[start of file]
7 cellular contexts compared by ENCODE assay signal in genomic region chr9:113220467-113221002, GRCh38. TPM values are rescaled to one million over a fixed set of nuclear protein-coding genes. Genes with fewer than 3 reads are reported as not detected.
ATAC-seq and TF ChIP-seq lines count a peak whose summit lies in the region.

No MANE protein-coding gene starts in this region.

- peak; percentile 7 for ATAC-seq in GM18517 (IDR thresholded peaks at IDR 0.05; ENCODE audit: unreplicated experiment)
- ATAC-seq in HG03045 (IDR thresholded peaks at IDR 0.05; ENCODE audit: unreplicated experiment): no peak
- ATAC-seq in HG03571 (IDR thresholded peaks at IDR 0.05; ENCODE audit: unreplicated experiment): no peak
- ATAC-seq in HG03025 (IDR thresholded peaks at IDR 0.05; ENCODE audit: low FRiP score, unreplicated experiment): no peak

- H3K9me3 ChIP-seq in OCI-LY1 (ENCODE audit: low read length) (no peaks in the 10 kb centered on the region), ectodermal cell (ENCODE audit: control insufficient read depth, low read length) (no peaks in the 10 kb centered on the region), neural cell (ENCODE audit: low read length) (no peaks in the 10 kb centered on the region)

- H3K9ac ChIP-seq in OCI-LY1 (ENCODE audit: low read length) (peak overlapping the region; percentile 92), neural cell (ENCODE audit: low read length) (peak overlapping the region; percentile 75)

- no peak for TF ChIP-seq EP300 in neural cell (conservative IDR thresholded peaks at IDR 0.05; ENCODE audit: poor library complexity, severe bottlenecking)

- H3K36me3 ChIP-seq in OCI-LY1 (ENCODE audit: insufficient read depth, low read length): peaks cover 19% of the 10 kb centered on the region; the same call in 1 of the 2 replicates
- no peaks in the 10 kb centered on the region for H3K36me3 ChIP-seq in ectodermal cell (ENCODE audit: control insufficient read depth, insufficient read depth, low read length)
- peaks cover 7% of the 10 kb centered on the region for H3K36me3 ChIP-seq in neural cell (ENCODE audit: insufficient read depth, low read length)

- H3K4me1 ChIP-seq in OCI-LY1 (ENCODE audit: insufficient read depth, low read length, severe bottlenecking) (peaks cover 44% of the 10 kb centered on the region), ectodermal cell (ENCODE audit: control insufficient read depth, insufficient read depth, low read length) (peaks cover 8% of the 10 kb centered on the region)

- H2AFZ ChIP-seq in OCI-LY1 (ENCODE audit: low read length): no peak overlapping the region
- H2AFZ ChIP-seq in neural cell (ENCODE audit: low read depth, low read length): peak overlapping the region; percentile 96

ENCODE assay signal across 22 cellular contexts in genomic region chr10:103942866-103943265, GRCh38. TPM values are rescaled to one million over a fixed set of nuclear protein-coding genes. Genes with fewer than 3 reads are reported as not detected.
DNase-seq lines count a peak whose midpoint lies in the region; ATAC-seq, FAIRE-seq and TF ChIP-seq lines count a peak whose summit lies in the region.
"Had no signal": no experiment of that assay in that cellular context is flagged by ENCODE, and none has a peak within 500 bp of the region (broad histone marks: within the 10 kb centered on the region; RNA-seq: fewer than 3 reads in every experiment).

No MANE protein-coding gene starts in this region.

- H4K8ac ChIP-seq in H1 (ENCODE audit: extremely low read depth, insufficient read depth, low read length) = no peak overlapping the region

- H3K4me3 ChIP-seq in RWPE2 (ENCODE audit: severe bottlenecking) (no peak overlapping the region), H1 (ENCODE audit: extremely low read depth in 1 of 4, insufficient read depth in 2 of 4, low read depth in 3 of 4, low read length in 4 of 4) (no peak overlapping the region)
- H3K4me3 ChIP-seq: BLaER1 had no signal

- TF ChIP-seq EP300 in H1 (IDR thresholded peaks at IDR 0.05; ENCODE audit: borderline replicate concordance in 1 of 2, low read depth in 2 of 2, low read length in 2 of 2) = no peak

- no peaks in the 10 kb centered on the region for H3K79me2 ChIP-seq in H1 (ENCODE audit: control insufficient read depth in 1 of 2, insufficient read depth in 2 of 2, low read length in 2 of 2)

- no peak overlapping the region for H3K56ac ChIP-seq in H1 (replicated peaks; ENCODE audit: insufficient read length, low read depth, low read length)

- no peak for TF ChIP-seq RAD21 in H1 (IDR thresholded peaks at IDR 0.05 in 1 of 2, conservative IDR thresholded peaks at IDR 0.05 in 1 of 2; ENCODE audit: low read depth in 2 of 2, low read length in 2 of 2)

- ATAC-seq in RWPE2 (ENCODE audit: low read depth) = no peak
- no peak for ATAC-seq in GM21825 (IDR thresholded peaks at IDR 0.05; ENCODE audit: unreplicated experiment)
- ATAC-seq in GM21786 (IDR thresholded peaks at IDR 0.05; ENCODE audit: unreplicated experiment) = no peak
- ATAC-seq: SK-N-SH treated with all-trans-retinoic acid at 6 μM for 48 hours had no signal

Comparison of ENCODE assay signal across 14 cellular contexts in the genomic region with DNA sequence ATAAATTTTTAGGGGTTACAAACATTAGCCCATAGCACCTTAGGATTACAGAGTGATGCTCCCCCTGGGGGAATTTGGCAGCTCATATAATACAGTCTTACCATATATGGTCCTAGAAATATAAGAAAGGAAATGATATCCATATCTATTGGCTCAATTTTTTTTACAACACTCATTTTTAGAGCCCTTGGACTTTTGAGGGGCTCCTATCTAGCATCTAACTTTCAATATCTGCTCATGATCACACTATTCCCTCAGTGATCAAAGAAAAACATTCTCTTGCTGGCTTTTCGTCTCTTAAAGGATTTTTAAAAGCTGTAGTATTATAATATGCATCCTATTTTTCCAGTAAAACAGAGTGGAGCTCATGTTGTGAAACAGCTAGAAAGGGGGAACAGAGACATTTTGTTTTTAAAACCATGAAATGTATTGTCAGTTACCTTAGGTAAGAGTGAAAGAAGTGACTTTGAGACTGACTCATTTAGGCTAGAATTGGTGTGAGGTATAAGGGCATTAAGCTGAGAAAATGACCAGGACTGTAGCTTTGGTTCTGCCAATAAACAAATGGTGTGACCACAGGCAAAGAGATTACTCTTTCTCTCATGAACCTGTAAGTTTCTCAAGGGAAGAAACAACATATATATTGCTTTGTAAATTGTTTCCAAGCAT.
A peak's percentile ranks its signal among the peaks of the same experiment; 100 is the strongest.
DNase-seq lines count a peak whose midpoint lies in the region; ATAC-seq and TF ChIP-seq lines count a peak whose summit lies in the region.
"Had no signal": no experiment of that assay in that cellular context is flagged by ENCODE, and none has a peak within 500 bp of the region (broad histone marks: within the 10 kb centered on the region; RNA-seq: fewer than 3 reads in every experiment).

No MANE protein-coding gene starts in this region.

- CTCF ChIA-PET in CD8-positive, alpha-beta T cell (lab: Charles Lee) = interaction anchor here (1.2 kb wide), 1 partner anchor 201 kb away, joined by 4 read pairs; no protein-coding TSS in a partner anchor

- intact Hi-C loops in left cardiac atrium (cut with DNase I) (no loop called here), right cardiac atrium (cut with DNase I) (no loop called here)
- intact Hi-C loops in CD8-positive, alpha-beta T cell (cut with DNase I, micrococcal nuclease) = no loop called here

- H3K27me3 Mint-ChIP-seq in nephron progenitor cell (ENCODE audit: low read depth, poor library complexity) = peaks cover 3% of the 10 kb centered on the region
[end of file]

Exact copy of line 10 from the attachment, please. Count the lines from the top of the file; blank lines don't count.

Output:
- no peak for TF ChIP-seq EP300 in neural cell (conservative IDR thresholded peaks at IDR 0.05; ENCODE audit: poor library complexity, severe bottlenecking)